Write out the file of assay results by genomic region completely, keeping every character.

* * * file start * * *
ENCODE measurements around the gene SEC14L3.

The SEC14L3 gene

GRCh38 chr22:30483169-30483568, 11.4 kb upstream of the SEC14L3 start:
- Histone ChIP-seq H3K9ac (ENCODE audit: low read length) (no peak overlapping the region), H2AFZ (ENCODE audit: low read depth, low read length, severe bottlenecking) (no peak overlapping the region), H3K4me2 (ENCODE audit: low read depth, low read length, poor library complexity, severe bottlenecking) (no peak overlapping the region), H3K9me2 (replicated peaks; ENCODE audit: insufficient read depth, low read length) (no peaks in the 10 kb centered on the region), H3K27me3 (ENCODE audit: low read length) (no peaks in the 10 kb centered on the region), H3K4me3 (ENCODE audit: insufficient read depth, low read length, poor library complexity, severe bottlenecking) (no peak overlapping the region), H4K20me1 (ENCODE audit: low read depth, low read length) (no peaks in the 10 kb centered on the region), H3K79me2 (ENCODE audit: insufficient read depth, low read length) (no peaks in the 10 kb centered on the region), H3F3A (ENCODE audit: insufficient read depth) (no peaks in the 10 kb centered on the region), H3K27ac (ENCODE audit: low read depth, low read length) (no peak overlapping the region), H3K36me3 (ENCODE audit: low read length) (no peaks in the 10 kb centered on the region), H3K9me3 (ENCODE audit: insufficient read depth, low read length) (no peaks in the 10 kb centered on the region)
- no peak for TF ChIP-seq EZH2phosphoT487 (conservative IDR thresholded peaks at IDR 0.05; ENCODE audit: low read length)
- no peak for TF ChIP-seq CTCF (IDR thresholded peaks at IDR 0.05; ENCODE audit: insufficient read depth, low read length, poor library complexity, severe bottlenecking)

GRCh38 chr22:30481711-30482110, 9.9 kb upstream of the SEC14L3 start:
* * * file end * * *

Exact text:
ENCODE measurements around the gene SEC14L3.

The SEC14L3 gene

GRCh38 chr22:30483169-30483568, 11.4 kb upstream of the SEC14L3 start:
- Histone ChIP-seq H3K9ac (ENCODE audit: low read length) (no peak overlapping the region), H2AFZ (ENCODE audit: low read depth, low read length, severe bottlenecking) (no peak overlapping the region), H3K4me2 (ENCODE audit: low read depth, low read length, poor library complexity, severe bottlenecking) (no peak overlapping the region), H3K9me2 (replicated peaks; ENCODE audit: insufficient read depth, low read length) (no peaks in the 10 kb centered on the region), H3K27me3 (ENCODE audit: low read length) (no peaks in the 10 kb centered on the region), H3K4me3 (ENCODE audit: insufficient read depth, low read length, poor library complexity, severe bottlenecking) (no peak overlapping the region), H4K20me1 (ENCODE audit: low read depth, low read length) (no peaks in the 10 kb centered on the region), H3K79me2 (ENCODE audit: insufficient read depth, low read length) (no peaks in the 10 kb centered on the region), H3F3A (ENCODE audit: insufficient read depth) (no peaks in the 10 kb centered on the region), H3K27ac (ENCODE audit: low read depth, low read length) (no peak overlapping the region), H3K36me3 (ENCODE audit: low read length) (no peaks in the 10 kb centered on the region), H3K9me3 (ENCODE audit: insufficient read depth, low read length) (no peaks in the 10 kb centered on the region)
- no peak for TF ChIP-seq EZH2phosphoT487 (conservative IDR thresholded peaks at IDR 0.05; ENCODE audit: low read length)
- no peak for TF ChIP-seq CTCF (IDR thresholded peaks at IDR 0.05; ENCODE audit: insufficient read depth, low read length, poor library complexity, severe bottlenecking)

GRCh38 chr22:30481711-30482110, 9.9 kb upstream of the SEC14L3 start: